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Mitsubishi Zuba Central Heat Pump

Heat Pump Grants and Rebates: Government incentives available in Greater Vancouver

You can currently get a CleanBC rebate of up to $6000 (or $9500 if you’re low income) when you install a new heat pump.

CleanBC Dual Fuel Heat Pump Rebate: $3000

A $3000 CleanBC rebate is available on dual fuel heat pump systems. A “dual fuel” system combines an electric heat pump with a gas furnace. The gas furnace will provide back up heating on the coldest days (usually well below freezing) when it is hardest for the heat pump to keep up.

CleanBC rebates are not available to homeowners who already have a heat pump.

CleanBC All-Electric Heat Pump Rebate: $6000

If you remove your gas furnace or boiler and replace it with an all-electric heat pump you can get a $6000 CleanBC rebate.

Heat pumps that are used for this rebate are generally very efficient units that can meet a home’s entire heating needs even at temperatures well below freezing.

Some cold climate heat pumps can maintain most of their capacity at temperatures as low as -20C. Additional electric heating elements can be added in case your heat pump is unable to keep up on the coldest days.

For details, see the CleanBC program requirements.

Rebates for low income households

If your household is low income, you can receive a $9500 CleanBC rebate. You must remove your gas heating system and replace it with an all electric heat pump system.

To qualify for the “CleanBC Income Qualified Program” your household income must be below a certain level: $55,903 for a 1-person household (including adults and children), $69,596 for 2 people, $85,560 for 3, $103,880 for 4, $117,820 for 5, $132,880 for 6, and $147,943 for 7 or more people.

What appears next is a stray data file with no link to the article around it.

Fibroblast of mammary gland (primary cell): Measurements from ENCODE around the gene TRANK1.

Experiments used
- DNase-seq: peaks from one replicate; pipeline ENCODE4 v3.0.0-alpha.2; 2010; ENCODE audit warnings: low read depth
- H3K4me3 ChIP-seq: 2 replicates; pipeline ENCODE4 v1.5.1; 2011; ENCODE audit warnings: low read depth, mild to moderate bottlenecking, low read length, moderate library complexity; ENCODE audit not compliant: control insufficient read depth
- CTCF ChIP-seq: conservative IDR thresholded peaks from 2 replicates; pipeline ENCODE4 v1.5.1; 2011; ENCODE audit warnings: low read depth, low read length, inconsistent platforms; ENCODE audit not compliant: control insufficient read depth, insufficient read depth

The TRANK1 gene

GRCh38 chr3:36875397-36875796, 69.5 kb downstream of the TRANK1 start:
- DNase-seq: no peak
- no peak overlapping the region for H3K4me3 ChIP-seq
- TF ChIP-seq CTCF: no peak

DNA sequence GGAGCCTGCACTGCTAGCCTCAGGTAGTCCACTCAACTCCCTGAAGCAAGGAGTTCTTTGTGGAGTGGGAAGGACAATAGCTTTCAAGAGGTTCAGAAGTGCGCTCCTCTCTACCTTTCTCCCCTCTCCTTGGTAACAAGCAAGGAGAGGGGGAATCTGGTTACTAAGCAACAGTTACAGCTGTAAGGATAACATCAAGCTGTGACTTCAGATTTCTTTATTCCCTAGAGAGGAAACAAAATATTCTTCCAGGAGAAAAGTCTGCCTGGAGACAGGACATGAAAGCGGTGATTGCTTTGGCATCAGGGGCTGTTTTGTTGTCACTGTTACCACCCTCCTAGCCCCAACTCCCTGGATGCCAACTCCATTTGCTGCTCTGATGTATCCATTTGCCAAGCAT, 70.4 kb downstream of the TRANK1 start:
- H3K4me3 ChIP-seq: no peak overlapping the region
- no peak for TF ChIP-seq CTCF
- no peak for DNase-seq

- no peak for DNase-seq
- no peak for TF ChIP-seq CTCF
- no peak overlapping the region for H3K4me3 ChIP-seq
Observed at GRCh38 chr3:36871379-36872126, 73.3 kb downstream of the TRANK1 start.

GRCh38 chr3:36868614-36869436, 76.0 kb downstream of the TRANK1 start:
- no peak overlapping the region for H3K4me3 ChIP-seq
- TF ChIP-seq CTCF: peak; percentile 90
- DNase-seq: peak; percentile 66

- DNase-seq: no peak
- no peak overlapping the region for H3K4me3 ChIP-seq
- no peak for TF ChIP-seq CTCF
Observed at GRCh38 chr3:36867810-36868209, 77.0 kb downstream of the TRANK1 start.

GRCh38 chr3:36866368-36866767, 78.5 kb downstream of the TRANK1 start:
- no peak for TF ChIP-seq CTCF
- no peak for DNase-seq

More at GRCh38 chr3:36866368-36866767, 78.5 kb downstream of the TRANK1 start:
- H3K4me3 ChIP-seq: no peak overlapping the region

General Heat Pump Information

A heat pump is a system that provides both heating and air conditioning. It is like an air conditioner that can also operate in reverse in the winter. Air conditioners and heat pumps can move heat from a cooler location to a warmer location. Since heat is only being moved rather than created, more than one watt of heat can be created for each watt of electricity consumed.

Heat pump efficiency is usually measured in one of two ways: HSPF or COP.

HSPF (Heating Seasonal Performance Factor) is the number of BTUs of heat produced for each watt-hour of electricity consumed. It is based on the efficiency a heat pump system is expected to achieve over an entire year in a certain climate (HSPFs are usually stated for Region 4, which includes Vancouver). It also assumes backup heat in the form of electric resistance heaters is being used on colder days.

COP (Coefficient of Performance) is the number of watts of heat produced for each watt of electricity being consumed. It is stated for a given temperature. For example, the Mitsubishi Zuba 38,000 BTU central heat pump has a COP of 2.0 at -15oC, meaning it provides 2 watts of heating for each watt of electricity it is using.

Some homes may have an electrical service that is insufficient to support a heat pump during the coldest days. A CleanBC rebate of $500 is available to help reduce the cost of upgrading your home’s electrical capacity.

Mitsubishi Zuba Central Heat Pump

Mitsubishi Zuba Central Heat Pump: This system is for homes that currently have a furnace (a system that blows air through ductwork). The indoor unit (left) will replace your furnace, and has backup electric heaters for very cold days. The outdoor unit (right) will be placed outdoors.

Mitsubishi Ductless Split System

Mitsubishi Ductless Heat Pump: This system is for homes that currently have a boiler (a system that moves hot water through pipes). The indoor unit (top) will be placed indoors, near the ceiling. Multiple indoor units (or heads) can be placed in multiple rooms. The outdoor unit (bottom) will be placed outdoors.